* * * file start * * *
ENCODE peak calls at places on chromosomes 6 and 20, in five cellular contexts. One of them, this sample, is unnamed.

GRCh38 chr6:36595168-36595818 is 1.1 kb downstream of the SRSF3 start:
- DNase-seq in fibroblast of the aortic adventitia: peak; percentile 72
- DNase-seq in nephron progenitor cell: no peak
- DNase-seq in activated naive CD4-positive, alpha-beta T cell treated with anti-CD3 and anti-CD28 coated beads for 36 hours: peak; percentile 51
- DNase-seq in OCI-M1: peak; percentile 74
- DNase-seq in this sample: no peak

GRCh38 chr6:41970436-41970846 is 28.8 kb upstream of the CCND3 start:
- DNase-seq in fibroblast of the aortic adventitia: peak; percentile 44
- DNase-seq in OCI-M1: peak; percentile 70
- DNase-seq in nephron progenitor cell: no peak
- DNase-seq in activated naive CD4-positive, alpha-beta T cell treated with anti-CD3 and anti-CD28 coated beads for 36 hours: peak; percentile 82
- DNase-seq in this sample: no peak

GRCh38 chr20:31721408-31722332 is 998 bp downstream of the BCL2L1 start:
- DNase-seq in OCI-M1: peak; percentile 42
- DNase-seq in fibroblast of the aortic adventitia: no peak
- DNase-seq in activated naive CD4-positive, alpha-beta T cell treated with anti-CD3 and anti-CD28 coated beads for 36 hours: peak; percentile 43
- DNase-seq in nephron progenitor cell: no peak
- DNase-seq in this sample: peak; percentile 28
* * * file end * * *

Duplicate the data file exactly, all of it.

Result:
ENCODE peak calls at places on chromosomes 6 and 20, in five cellular contexts. One of them, this sample, is unnamed.

GRCh38 chr6:36595168-36595818 is 1.1 kb downstream of the SRSF3 start:
- DNase-seq in fibroblast of the aortic adventitia: peak; percentile 72
- DNase-seq in nephron progenitor cell: no peak
- DNase-seq in activated naive CD4-positive, alpha-beta T cell treated with anti-CD3 and anti-CD28 coated beads for 36 hours: peak; percentile 51
- DNase-seq in OCI-M1: peak; percentile 74
- DNase-seq in this sample: no peak

GRCh38 chr6:41970436-41970846 is 28.8 kb upstream of the CCND3 start:
- DNase-seq in fibroblast of the aortic adventitia: peak; percentile 44
- DNase-seq in OCI-M1: peak; percentile 70
- DNase-seq in nephron progenitor cell: no peak
- DNase-seq in activated naive CD4-positive, alpha-beta T cell treated with anti-CD3 and anti-CD28 coated beads for 36 hours: peak; percentile 82
- DNase-seq in this sample: no peak

GRCh38 chr20:31721408-31722332 is 998 bp downstream of the BCL2L1 start:
- DNase-seq in OCI-M1: peak; percentile 42
- DNase-seq in fibroblast of the aortic adventitia: no peak
- DNase-seq in activated naive CD4-positive, alpha-beta T cell treated with anti-CD3 and anti-CD28 coated beads for 36 hours: peak; percentile 43
- DNase-seq in nephron progenitor cell: no peak
- DNase-seq in this sample: peak; percentile 28